Chandan Samal, Thilotham Kolanu:
Water Pricing and Decentralised Irrigation Management in Andhra Pradesh -- Schism Between Objectives and Realities


1Andhra Pradesh Rural Livelihoods Programme, Programme Support Unit, India
2Administrative Staff College of India, Center for Energy Environment and Technology, India

Installation of decentralised management institutions and collection of near economic value of water are considered important for efficient water management especially in irrigation sector in developing countries. The rationale and objectives of such initiatives are improved revenue collections, minimised wastage of water, enhanced operation and maintenance, efficient and equitable service delivery, and environmental improvements.

An innovative experiment for decentralised irrigation management was initiated in Andhra Pradesh (AP), India, under Participatory Irrigation Management programme. As part of this initiative, policy, institutional and fiscal reforms were carried out for achieving the set objectives. AP Farmers' Management of Irrigation Systems Act was passed in 1997 with objectives of ensuring equitable and reliable water supplies, bridging the gap between irrigation potential created and utilised, entrusting operation and maintenance of systems to elected Water User Associations (WUAs) and efficiency in water usage and tax collection.

Greater responsibility was accorded to elected representatives of water users through forming of nearly 10,000 WUAs with the responsibilities of irrigation management. Similarly, under fiscal reform, water charges were enhanced by three times as a step towards realisation of economic value of water.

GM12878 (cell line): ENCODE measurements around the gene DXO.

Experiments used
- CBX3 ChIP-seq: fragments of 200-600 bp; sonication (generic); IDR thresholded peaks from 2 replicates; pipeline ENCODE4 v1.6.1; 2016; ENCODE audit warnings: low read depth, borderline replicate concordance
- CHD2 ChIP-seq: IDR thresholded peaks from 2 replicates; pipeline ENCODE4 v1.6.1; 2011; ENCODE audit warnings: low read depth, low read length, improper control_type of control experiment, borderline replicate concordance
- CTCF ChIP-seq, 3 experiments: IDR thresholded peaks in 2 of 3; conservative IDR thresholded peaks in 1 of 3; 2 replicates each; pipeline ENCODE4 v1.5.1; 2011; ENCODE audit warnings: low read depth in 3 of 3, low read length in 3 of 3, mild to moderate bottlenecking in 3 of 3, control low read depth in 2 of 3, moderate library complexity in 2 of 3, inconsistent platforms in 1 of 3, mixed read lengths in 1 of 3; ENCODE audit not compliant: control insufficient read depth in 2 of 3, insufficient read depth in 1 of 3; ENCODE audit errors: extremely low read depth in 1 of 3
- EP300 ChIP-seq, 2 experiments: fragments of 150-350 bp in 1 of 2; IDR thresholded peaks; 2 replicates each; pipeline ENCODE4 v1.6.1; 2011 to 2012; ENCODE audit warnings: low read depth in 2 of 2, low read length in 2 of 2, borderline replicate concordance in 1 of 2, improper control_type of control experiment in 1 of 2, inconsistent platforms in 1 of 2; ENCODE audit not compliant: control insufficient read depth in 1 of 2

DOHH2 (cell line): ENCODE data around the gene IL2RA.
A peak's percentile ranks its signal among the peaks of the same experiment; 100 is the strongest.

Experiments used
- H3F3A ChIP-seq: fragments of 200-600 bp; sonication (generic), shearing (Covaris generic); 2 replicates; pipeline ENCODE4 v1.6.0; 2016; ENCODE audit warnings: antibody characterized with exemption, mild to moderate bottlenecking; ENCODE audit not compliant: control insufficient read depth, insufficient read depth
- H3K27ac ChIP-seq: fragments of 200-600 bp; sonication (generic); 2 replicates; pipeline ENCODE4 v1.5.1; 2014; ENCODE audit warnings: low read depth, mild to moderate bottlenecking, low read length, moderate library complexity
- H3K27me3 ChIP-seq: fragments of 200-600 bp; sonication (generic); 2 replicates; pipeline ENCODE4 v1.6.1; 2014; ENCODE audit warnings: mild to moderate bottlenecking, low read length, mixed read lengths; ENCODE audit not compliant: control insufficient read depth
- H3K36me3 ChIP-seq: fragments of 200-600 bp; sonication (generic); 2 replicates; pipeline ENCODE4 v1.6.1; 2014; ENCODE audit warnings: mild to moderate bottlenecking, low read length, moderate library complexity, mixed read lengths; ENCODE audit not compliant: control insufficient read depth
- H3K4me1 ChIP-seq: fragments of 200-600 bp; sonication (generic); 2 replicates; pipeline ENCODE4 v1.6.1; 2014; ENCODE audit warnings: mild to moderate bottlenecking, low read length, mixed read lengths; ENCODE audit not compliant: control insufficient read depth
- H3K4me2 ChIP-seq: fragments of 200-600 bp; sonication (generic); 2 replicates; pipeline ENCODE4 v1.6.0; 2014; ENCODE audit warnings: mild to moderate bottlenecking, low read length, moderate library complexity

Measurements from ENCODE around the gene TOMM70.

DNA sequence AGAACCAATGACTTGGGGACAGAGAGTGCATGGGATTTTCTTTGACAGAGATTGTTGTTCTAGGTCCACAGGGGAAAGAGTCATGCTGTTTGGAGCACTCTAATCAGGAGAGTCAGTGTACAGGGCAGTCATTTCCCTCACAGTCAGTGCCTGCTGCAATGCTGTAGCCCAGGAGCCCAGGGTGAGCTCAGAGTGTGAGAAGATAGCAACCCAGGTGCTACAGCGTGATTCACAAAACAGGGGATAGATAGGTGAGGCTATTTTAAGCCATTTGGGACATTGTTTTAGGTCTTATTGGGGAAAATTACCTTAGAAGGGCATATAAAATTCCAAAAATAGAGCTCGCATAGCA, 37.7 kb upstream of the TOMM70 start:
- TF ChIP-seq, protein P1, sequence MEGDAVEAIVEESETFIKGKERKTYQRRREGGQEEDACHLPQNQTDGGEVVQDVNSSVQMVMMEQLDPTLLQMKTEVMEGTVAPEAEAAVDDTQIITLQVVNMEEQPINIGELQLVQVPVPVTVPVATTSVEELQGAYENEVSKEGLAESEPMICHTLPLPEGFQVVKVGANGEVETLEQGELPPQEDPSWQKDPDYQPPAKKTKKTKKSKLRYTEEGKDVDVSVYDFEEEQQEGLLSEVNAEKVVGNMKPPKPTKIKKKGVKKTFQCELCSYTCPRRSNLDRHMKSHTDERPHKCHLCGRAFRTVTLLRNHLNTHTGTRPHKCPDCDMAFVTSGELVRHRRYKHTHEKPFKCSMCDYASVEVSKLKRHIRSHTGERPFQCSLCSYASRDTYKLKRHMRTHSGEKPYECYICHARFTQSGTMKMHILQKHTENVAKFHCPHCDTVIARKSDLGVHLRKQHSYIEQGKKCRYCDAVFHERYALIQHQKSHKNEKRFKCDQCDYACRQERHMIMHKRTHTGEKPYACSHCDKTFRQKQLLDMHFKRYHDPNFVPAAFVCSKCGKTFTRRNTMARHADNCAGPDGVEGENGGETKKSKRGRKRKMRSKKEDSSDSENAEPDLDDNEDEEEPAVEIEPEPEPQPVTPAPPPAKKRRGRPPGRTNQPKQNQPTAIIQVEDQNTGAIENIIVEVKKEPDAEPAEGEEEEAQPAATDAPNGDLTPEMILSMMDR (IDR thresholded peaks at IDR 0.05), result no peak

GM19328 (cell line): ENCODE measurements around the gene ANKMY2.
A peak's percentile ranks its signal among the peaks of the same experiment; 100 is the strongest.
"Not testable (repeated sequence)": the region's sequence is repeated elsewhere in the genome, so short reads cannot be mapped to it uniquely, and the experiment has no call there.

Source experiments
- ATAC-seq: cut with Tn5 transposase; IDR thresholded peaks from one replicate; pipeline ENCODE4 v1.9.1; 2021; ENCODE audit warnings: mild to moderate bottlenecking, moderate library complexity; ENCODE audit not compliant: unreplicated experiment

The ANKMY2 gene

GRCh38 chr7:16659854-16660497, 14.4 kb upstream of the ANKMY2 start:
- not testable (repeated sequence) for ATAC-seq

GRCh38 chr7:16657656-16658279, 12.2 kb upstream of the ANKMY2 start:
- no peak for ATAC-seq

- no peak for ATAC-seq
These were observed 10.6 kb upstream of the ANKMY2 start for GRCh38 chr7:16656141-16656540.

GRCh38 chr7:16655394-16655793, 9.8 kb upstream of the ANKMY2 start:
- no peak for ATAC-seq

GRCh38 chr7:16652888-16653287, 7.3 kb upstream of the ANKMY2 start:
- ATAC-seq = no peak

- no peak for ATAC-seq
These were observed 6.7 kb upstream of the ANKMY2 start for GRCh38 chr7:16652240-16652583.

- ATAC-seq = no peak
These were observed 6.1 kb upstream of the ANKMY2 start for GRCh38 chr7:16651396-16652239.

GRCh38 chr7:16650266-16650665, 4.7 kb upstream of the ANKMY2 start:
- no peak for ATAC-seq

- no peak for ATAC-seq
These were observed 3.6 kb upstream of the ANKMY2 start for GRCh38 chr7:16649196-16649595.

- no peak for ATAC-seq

In this study the authors intend to evaluate and assess the extent to which the above objectives have been achieved. Further, it will examine the systemic and policy limitations, if any that inhibit realisation of the objectives. The focus of the study will be on the water pricing aspects of the reforms in irrigation management. Primary evidences suggest that there is no synchronisation between the revenue collection and the amount of water released due to lack of coordination between the concerned departments such as revenue and irrigation departments. This lack of functional integration is one of the major limitations in the water revenue collection and management. Because of electoral compulsions the commitment of the state to implement the intended change process is slow which in turn puts limitation on the management process. There is only additionality to management structure and limited coordination between power and function resulting in notional managerial autonomy.

Keywords: Decentralisation, equity, water institutions, water pricing, water user associations

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Contact Address: Chandan Samal, Andhra Pradesh Rural Livelihoods Programme, Programme Support Unit# Bh-1/6 Officers Flat Banjara Hill Road No-10, 500034 Hyderabad, India, e-mail:
Andreas Deininger, September 2004